Super Agent

What You Can Learn From a Hot Dog Eating Champion

Authors of Freakonomics, Stephen Dubner and Steven Levitt didn’t use a PowerPoint presentation during their keynote address at the Live Your Story conference; instead they spoke to the room about the power of stories by telling stories. One of these was an account of competitive hot dog eater Takeru Kobyashi who decided to try his luck in a hot dog eating contest when he and his girlfriend were low on money.

He began to train using techniques he found, through experimentation and practice, to be most efficient—he separated the dog and the bun, dunked the bun in water so he wouldn’t have to take time to drink it separately and squeezed the bun into a ball that was easier to chew and swallow. Picturing it might make your stomach turn, but Kobyashi smashed the record by eating 50 hot dogs in 12 minutes when no one before had eaten more than 25.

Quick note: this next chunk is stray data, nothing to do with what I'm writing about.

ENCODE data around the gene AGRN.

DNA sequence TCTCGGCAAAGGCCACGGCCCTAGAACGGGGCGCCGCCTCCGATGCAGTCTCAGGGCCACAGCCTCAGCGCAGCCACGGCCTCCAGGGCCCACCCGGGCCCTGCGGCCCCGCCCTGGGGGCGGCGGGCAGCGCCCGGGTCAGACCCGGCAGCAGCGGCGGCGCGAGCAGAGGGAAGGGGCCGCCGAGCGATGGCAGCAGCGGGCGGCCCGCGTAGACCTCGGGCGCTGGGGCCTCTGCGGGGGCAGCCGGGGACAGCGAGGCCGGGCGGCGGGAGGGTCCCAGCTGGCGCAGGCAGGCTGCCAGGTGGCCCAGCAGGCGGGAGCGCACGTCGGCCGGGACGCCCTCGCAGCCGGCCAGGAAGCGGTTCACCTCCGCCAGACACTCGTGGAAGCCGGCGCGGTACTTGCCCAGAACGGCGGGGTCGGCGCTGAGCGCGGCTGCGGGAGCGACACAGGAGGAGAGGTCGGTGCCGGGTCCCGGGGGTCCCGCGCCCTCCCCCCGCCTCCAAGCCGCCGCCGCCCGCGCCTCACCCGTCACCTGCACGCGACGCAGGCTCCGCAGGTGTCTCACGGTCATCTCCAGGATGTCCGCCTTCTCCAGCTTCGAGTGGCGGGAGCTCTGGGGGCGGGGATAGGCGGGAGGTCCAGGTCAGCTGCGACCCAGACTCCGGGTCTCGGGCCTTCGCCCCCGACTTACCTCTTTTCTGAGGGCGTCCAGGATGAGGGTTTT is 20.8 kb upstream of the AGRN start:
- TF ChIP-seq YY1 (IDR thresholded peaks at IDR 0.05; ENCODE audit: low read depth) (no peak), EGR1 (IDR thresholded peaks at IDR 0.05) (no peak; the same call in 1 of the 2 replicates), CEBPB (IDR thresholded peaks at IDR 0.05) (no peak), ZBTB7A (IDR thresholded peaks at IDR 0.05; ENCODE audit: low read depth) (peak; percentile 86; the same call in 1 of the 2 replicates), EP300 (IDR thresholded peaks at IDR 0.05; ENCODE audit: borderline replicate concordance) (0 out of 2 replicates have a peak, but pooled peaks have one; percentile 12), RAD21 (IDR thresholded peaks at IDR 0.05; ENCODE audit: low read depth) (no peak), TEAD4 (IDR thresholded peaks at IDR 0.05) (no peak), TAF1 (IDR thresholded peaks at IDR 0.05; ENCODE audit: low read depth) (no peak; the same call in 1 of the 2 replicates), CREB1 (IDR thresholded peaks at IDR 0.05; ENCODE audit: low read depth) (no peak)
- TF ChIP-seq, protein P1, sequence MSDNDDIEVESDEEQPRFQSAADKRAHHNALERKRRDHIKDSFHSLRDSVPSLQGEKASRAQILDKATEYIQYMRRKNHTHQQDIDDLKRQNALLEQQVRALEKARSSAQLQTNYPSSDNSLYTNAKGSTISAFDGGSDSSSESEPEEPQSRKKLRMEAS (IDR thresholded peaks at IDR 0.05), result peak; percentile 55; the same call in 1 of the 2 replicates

So, what does Kobyashi’s story teach us?

-          Never accept the status quo barrier or limit.

Most decision-makers are currently satisfied and are unaware that there are any significant risks to their business. They see no unavoidable reason to change or look for alternatives. Are you offering new insights in your sales conversations, asking disruptive questions and developing the skills to steer prospects away from the transactional process that leaves them at risk? Successful producers help prospects discover what exists past that status-quo barrier—better outcomes, decreased risks, and a mutually valuable partnership.

-          Redefine problems and solutions to discover the story that no one else is telling.

For example, maybe a prospect believes that one of their problems is the high cost of their workers’ comp claims, and the only way to reduce that cost is to bid on their insurance. By engaging in honest dialog you can help them redefine the problem. Are their injured employees getting the right treatment by the right doctor at the right time? Is their experience mod incorrect or mismanaged? By leading them to reshape the problem they become aware of the real factors playing into their coverage, and you’ve created the emotional catalyst necessary for them to change.

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